The objective of this project is to characterize the molecular mechanisms of the multi-modal ligand- dependent gating of inositol 1,4,5-trisphosphate receptors (IP3Rs). IP3Rs are ubiquitously expressed endoplasmic reticulum (ER) Ca2+ channels that play a key role in the maintenance of Ca2+ homeostasis by conducting Ca2+ stored in the ER into the cytoplasm. In the cytosol, numerous Ca2+-regulated proteins sense changes in local and global Ca2+ concentrations to regulate diverse cellular process including fertilization, cell death and differentiation. Because of the diversity of processes regulated by cytoplasmic Ca2+, IP3R-mediated Ca2+ conductance is precisely regulated by ions, small molecules and protein co-factors. The two primary regulatory ligands of IP3Rs are inositol 1,4,5-trisphosphate (IP3) and cytoplasmic Ca2+, both of which bind the channel to modulate the gating state of the pore. Whereas IP3 binding activates IP3Rs, cytoplasmic Ca2+ both activates the channel at low concentrations and inhibits the channel at high concentrations. The biphasic relationship between Ca2+ and IP3R activity ensures that cytoplasmic Ca2+ concentrations are properly regulated. Besides IP3 and Ca2+, IP3R activity is further shaped in cell-specific manner by other small molecules such as ATP, by enzymes that post-translationallly modify IP3Rs and by numerous protein co- factors. How the effects of these various factors are synthesized to determine IP3R gating state and thus regulate cellular Ca2+ signalling remain poorly understood at a molecular level. As dysregulation of IP3R activity is linked to cardiac disease, cancer, neurological disorders and other pathologies, understanding the regulation of IP3Rs will have broad relevance to human health and disease. The proposal aims to employ structural, biochemical and biophysical approaches to develop a mechanistic understanding of IP3R regulation, focusing on Ca2+, IP3 and three protein co-factors of the Bcl-2 family: Bcl-2, Mcl-1 and Bcl-xL. With these approaches we aim to understand i) how IP3 and Ca2+ binding jointly stabilize IP3Rs in an active conformation, ii) how excess Ca2+ inhibits ion conduction and iii) how the protein co-factors Bcl-2, Mcl-1 and Bcl-xL modulate channel activity in the presence of IP3 and Ca2+. The proposed studies will reveal principles of how multiple stimuli are integrated to regulate ion channel function. Due to the broad physiological role of IP3Rs, the finding derived from these studies will be relevant to a number of fields including ion channels, Ca2+ signaling, cell death and neurobiology. !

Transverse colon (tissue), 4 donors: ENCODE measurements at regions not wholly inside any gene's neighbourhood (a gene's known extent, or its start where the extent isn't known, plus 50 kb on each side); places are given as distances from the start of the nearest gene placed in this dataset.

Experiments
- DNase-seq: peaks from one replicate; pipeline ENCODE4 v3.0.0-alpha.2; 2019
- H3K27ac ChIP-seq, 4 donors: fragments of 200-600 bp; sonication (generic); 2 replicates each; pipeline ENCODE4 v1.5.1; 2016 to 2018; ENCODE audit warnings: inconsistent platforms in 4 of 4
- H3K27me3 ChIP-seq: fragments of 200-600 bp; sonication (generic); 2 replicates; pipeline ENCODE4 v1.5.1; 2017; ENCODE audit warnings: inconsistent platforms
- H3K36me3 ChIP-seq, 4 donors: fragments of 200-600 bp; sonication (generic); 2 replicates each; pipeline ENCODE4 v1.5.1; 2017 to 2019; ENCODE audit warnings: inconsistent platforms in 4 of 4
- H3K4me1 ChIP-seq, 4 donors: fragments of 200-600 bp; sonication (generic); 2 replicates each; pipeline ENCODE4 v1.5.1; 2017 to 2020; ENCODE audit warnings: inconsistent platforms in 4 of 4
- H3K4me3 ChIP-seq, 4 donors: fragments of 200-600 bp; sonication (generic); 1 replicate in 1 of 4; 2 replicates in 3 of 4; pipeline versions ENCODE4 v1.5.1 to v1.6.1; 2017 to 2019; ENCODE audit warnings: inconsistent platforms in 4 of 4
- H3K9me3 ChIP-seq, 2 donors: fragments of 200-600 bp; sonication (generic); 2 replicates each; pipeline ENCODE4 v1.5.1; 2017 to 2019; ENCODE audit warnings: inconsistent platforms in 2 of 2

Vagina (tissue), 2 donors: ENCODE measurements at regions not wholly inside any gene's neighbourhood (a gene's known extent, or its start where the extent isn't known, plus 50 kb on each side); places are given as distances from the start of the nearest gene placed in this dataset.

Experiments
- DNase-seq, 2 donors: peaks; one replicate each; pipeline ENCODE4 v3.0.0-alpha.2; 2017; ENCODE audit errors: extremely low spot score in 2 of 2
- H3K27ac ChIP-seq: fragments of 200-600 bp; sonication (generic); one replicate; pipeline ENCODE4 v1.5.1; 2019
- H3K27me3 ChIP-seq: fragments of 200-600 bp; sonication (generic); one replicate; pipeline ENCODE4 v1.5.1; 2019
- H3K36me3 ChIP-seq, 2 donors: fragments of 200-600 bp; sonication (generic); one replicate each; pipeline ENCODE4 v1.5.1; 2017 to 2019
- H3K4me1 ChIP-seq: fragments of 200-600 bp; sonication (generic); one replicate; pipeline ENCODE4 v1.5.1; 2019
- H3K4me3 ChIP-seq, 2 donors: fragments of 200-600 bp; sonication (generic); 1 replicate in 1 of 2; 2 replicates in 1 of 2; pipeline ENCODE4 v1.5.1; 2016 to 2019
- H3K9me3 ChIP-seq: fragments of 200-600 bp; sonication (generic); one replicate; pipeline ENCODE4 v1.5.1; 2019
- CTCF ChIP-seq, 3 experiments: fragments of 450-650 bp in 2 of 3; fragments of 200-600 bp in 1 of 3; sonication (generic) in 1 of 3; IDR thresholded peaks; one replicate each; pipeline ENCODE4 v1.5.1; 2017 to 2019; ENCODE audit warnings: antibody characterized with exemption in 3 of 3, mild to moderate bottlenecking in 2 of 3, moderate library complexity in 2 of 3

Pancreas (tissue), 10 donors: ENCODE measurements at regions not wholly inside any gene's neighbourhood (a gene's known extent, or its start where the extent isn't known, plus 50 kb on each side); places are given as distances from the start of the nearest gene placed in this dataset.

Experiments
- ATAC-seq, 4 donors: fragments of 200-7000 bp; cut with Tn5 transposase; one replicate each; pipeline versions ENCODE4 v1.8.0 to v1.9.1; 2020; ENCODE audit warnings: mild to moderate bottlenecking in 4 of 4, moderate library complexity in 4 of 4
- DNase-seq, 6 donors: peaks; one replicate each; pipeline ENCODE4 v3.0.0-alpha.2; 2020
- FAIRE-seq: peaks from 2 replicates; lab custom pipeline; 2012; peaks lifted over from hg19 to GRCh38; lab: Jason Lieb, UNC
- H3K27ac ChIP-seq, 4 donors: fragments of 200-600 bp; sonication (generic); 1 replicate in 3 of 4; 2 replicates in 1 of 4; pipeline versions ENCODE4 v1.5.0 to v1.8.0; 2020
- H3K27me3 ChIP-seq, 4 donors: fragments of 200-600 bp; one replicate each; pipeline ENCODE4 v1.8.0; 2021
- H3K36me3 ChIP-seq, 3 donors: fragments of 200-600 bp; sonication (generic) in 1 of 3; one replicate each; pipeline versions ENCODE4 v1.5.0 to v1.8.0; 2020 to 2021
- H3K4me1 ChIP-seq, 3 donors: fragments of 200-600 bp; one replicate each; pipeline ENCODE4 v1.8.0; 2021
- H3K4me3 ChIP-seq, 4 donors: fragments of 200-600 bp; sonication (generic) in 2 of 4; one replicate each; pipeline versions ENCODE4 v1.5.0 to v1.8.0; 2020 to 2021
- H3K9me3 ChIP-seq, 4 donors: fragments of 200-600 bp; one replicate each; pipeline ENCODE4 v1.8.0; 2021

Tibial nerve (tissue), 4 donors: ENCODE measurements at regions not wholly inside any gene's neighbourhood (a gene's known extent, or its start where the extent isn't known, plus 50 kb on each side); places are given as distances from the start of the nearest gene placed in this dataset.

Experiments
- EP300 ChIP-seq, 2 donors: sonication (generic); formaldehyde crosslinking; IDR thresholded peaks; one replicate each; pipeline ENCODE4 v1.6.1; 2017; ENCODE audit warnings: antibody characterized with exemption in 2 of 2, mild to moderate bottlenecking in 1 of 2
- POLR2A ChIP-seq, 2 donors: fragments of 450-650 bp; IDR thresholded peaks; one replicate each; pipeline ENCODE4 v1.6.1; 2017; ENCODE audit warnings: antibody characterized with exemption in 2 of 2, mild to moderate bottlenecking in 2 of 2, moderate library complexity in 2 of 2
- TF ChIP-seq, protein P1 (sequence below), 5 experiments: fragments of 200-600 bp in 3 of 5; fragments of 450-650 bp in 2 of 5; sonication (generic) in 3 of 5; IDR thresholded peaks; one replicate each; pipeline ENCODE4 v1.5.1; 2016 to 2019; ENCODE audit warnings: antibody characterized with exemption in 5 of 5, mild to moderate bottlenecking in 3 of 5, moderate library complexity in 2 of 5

Inositol 1,4,5-trisphosphate receptors are Ca2+ release channels residing in the endoplasmic reticulum that mediate the release of Ca2+ stores to regulate diverse cellular processes. Our proposal combines biochemical, biophysical and structural approaches to determine the molecular mechanisms that govern the regulation of inositol 1,4,5-trisphosphate receptors. This research will aid in the understanding of the molecular regulation these channels whose dysregulation is linked to multiple disease pathologies including cardiac disease, cancer and neurological disorders. !